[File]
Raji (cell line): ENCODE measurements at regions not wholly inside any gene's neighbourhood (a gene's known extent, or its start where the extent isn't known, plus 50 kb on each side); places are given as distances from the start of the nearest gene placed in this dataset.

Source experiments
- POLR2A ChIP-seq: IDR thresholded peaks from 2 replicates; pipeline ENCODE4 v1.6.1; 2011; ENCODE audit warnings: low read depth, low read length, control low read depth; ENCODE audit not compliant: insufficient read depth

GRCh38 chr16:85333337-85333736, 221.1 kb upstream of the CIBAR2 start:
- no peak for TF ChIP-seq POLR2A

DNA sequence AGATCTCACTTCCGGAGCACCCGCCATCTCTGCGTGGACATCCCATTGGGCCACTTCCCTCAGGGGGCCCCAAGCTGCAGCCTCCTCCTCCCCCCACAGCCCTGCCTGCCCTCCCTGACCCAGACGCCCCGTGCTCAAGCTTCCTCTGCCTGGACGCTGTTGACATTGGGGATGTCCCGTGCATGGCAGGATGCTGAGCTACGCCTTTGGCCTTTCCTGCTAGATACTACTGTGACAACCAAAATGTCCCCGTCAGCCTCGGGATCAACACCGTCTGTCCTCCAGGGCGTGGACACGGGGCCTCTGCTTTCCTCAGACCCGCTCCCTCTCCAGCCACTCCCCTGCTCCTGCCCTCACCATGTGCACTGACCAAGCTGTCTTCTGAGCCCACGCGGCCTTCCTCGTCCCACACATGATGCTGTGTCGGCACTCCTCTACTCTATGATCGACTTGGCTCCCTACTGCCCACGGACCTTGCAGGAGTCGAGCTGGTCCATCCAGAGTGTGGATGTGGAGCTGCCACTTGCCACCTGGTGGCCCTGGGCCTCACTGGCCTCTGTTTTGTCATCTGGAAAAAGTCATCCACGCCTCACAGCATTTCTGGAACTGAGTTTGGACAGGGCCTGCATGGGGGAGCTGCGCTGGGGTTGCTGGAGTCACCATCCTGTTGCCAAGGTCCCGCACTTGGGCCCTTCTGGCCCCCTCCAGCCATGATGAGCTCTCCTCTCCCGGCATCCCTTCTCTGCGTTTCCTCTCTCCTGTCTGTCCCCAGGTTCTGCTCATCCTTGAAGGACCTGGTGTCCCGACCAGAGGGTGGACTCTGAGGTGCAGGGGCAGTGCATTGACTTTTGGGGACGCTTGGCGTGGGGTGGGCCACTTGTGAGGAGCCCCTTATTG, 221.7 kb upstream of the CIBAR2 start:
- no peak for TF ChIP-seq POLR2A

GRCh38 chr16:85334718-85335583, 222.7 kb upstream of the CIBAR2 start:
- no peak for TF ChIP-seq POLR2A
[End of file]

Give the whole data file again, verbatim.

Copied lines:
Raji (cell line): ENCODE measurements at regions not wholly inside any gene's neighbourhood (a gene's known extent, or its start where the extent isn't known, plus 50 kb on each side); places are given as distances from the start of the nearest gene placed in this dataset.

Source experiments
- POLR2A ChIP-seq: IDR thresholded peaks from 2 replicates; pipeline ENCODE4 v1.6.1; 2011; ENCODE audit warnings: low read depth, low read length, control low read depth; ENCODE audit not compliant: insufficient read depth

GRCh38 chr16:85333337-85333736, 221.1 kb upstream of the CIBAR2 start:
- no peak for TF ChIP-seq POLR2A

DNA sequence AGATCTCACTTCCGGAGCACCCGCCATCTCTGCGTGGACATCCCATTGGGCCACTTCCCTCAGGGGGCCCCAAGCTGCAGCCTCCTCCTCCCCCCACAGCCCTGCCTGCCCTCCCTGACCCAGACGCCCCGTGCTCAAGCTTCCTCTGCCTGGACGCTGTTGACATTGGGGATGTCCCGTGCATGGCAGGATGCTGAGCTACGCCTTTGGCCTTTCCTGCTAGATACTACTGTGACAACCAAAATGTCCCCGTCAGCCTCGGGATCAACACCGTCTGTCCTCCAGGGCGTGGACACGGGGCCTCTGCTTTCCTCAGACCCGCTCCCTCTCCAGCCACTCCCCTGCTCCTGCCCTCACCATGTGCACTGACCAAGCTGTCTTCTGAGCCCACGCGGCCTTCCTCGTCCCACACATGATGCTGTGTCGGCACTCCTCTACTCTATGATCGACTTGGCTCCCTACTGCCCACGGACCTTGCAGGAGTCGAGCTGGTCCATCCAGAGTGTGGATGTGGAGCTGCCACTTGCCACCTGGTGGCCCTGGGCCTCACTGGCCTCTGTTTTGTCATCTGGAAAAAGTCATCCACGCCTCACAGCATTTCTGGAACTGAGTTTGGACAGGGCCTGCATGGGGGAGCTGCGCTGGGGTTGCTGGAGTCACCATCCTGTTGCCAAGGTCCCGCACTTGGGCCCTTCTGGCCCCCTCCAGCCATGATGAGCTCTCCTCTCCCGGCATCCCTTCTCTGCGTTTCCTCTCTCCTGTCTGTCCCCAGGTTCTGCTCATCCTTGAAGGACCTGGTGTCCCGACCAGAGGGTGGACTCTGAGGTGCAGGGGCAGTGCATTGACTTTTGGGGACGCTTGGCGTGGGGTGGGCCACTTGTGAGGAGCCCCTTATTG, 221.7 kb upstream of the CIBAR2 start:
- no peak for TF ChIP-seq POLR2A

GRCh38 chr16:85334718-85335583, 222.7 kb upstream of the CIBAR2 start:
- no peak for TF ChIP-seq POLR2A